On physical exam, the PICU-admitted child appears ill, with all the usual manifestations of increased work of breathing. They are often dehydrated and require aggressive fluid resuscitation. Chest auscultation reveals coarse crackles and wheezes throughout, with a gurgly, bubbly sounding cough. Secretions tend to be moderately thick, frothy and clear. Moderate-to-severe respiratory distress is accompanied by tracheal tug, head-bobbing, nasal flaring, intercostal, subcostal and substernal retractions and cyanosis. Inflammation and secretions reduce the luminal diameter of the bronchioles and cause atelectasis throughout the chest. If high-flow nasal oxygen is insufficient to maintain pulse oximetry at least 90%, the child will require intubation and mechanical ventilation. These are the infants you do not want to turn your back on… they tend to wake up with a bang, stimulate their vagus nerve with both coughing and ETT movement, desaturate and drop their heart rates to <60 in the time it takes to turn back around. Rapid deployment of generous hand-ventilation with 100% oxygen is literally life-saving for these peanuts. Actual treatment is usually supportive; supplemental oxygen +/- intubation, fluid, nutrition, antibiotics if bacterial infection is present and bronchodilators for some patients who have shown a response to them are the mainstay. Suctioning of intubated children should be accomplished in the most cautious and judicious manner, again to avoid that hair-raising vagal spiral. Most hospitalized children recover within a week or so and are home again in less than two.
For those children falling in the premature/pulmonary/cardiac/immunosuppressed category, immune globulin prophylaxis has shown to prevent infection or reduce the severity of illness. Palivizumab (RespiGam or Synagis) given IM once monthly for the typical duration of RSV “season” is prescribed for these children:
I myself have worked as an ER nurse in 3 different facilities and I have to say to you that we do not like sending patients up on top of each other or at change of shift. I have had the floor say to me, " I can not take that patient right now". The sad truth is when a sick patient or one whom thinks they are sick (patients with no PCP so let's get it checked at the ER) comes in through those doors we can not at to them hold on we can not take you right now; we must triage them and place them with a priority then go on to the next one that walks through those doors. I have said all along that we as ER nurse's should work a shift in each unit as well as each nurse from another unit work in the ER. There is seldom times in the ER that we have nothing to do. Hope this clears some things up and believe me we do feel bad when we send the unit multiple patients or very sick ones. We as nurses all have to remember we all have a patient load. Imagine have a code in one room while getting a chest pain patient in another along with someone SOB due to severe CHF or asthma. We as nurse's will continue doing our best for those they put their lives in our hands. God Bless.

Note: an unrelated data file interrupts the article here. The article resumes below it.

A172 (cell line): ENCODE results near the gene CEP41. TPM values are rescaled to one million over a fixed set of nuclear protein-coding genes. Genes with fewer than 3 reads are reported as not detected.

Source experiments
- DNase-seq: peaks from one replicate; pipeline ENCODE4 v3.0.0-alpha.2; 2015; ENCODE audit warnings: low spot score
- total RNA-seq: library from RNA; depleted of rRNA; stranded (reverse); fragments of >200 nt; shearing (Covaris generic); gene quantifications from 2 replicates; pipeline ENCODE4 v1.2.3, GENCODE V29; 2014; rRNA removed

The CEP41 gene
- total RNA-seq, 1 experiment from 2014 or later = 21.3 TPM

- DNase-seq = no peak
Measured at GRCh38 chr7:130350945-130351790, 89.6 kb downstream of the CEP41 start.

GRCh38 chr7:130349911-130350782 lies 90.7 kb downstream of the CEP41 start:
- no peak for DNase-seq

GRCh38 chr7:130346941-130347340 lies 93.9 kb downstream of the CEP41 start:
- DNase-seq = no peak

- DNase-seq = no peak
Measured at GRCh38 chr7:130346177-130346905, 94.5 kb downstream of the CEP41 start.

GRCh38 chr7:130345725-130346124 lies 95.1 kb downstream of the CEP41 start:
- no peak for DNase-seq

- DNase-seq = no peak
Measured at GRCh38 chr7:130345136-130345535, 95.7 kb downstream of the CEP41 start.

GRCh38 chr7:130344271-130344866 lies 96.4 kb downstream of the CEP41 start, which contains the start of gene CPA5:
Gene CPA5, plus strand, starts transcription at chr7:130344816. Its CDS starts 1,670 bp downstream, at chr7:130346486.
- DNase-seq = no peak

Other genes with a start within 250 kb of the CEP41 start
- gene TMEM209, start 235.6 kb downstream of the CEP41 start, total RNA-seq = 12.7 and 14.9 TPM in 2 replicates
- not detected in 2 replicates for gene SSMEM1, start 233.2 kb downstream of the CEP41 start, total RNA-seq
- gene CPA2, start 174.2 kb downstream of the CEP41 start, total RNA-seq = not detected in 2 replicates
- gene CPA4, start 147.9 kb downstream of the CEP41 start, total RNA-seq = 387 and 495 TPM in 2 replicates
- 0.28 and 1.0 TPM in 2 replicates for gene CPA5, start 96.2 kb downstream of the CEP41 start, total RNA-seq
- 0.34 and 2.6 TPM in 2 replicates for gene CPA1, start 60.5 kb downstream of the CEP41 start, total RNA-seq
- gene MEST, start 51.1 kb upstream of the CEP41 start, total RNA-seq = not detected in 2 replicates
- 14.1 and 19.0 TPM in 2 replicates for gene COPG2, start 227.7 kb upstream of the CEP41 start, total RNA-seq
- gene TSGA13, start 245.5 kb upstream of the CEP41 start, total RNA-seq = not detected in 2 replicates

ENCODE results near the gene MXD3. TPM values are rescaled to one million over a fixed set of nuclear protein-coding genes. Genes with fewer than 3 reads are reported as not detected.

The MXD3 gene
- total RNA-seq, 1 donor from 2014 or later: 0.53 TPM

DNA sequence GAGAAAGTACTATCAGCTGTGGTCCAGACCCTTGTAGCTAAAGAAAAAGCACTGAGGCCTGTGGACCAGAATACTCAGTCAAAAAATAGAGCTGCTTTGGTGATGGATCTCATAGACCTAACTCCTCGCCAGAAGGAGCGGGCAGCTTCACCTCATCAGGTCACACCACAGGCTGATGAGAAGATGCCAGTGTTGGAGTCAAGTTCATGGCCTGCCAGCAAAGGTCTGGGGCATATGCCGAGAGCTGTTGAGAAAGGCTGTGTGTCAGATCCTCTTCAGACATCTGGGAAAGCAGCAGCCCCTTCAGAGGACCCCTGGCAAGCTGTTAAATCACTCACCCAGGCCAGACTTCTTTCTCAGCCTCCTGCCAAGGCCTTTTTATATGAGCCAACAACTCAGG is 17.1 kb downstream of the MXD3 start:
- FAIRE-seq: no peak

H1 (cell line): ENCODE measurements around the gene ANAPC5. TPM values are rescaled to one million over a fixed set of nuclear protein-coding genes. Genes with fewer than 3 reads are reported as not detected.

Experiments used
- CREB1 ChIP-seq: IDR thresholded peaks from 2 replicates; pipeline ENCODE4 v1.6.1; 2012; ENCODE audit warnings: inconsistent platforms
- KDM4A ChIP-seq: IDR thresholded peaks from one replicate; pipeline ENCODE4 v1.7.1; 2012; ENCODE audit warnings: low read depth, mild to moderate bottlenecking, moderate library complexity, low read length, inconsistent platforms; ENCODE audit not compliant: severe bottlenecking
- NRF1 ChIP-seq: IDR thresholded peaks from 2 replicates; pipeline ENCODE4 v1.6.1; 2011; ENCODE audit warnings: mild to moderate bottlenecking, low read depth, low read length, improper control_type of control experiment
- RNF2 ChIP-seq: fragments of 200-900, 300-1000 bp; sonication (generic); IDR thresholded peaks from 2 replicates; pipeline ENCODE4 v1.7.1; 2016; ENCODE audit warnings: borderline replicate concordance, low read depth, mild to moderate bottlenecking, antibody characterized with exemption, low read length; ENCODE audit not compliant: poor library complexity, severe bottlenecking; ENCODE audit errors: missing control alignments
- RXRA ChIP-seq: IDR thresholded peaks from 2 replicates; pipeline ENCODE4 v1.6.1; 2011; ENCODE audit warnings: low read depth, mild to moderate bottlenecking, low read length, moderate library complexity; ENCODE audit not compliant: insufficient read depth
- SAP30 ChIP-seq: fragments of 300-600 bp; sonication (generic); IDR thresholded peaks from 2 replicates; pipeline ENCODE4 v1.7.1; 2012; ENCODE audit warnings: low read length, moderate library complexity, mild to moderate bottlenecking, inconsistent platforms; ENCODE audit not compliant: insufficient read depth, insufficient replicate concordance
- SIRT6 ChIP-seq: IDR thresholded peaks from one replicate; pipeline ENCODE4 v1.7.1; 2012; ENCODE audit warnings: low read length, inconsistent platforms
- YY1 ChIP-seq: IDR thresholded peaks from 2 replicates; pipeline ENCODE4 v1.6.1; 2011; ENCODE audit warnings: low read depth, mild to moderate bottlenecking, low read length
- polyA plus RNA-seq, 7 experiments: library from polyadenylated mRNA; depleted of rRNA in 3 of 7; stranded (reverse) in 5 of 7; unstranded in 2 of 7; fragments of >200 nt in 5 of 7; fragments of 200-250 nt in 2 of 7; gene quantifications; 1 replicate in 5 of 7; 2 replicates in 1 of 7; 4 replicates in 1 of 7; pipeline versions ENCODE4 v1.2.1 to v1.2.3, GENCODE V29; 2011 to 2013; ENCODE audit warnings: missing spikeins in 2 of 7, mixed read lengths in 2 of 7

My question is who are these admitting docs who are sending unstable pts to the floor vs ICU?
So I wanted to run something by everyone. I realize at my hospital, the ER try to push their patients out of their unit and onto the floors. I work on a med surg tele floor. Last night I walked into work and right off the bat had an admission. Well this admission was very unstable and was going into septic shock and my first hour was stuck attending the needs of the patient. This meant I was neglecting all of my other 8 patients. Were they alive? I couldnt even tell you. So a few hours later I transferred the patient to ICU. So yes this patient was my admission but the ER is so quick to rush patients onto the floors that they end up sending unstable patients to the floors and then cause chaos to us because then we need to do the documentation for the assessment and then all the transfer work for a patient we only saw for a few hours. Idk if this is more of a management issue on getting patients up to the floor quickly but it is very unsafe and it is a reoccuring theme at our facility. I understand patients statuses change and stuff happens but it feels like it is getting out of hand. My one co worker walked into work when I did and right off the bat had a patient that passed away on shift change (thats just bad luck I guess). But I really just wanted to know what is the real reason behind this? Last night was too much for me and my stress and anxiety level is thru the roof when I need to go to work. I left work at 10 this morning and am going back at 7 for another 13 hours so I dont know how I am going to manage this night. Just needed to vent! Thanks for listening!
"I am going to pick the flower that best represents my level of stress and anxiety from working here and give it to human resources!"
You know it's a bad shift when even the flowers are scowling at you!